Those used to fuller expressions of Central Otago Pinot, such as those from Bendigo, may be surprised at how fine-boned this is. The nose is expressive, showing regional herbs and spice alongside savoury red fruit. It’s not overwhemingly complex, but I welcome its savouriness and elegant scale. In the mouth, quite fleshy up front with free flowing fruit and and thread of spice that begins at the edges and works its way in. The middle palate keeps any tendencies towards flab in check as it tightens the wine’s line with acid and tannin. This remains quite structured and, while not especially fine in texture, is certainly silkier than the 2010 vintage I also tasted today. Decent, fruit-driven length.

I wish for a bit more complexity and refinement, but this is nonetheless a solid Central Otago Pinot that shows good sub-regionality.

Price: $NZ40
Closure: Stelvin
Source: Retail

Te Whare Ra Gewürztraminer 2009

Te Whare Ra draws on one of the older vineyards in Marlborough, some vines having been established in 1979 and the rest of the vineyard over the following two decades. To have a reputation for great Gewürztraminer isn’t perhaps an accolade sought after by many producers, but Te Whare Ra’s version is highly regarded, and this was my first taste of it.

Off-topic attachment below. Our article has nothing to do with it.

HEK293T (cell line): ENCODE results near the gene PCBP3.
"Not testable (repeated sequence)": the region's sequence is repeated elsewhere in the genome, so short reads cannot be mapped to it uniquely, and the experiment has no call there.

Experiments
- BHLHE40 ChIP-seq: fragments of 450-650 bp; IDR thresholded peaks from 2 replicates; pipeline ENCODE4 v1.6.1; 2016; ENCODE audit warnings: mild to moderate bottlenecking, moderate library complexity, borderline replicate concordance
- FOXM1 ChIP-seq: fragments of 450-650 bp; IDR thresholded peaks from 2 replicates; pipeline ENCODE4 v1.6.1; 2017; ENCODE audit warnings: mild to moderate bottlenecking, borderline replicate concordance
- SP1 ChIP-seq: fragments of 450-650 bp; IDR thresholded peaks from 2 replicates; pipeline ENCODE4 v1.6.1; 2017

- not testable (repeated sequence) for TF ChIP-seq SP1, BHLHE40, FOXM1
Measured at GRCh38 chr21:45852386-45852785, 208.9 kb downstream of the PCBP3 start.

Really gorgeous aromas, robust and spicy, fruit expressing in a tropical spectrum and showing good ripeness without tipping over into too much tinned lychee. It’s an immediately complex wine, which isn’t something I was expecting, although I wouldn’t describe it as especially elegant either. It’s too forthright and changeable to communicate any sense of poise. It also throws savoury, somewhat challenging aromas that are a nice counterpoint to the varietal perfume that initially dominates the aroma.

The palate shows more of these slightly unfriendly flavours, adding some shade to a flavour profile that is even more complex than the nose suggests. There’s a bit of sweetness on the palate that pumps up a core of fragrant fruit, all surrounded by spice and other more floral notes. This, like good perfume, moves past individual flavours drawn from nature into a more interesting realm of abstract notes and flavour accords. And always, it has a sharper edge that never quite yields to the prettiness evident throughout the rest of the wine. Mouthfeel starts slippery and progresses to a chalky, slightly grippy after palate, phenolics fine and without bitterness. Slight heat coasts over the finish.

This is a fascinating, delicious and challenging wine.

Te Whare Ra
Price: $N/A
Closure: Stelvin
Source: Gift

Waipara Hills Chardonnay 2011

What with all the Chardonnay play of late, it can be disconcerting to taste an example that isn’t trying to say something new (or old) and bold about how the varietal should taste.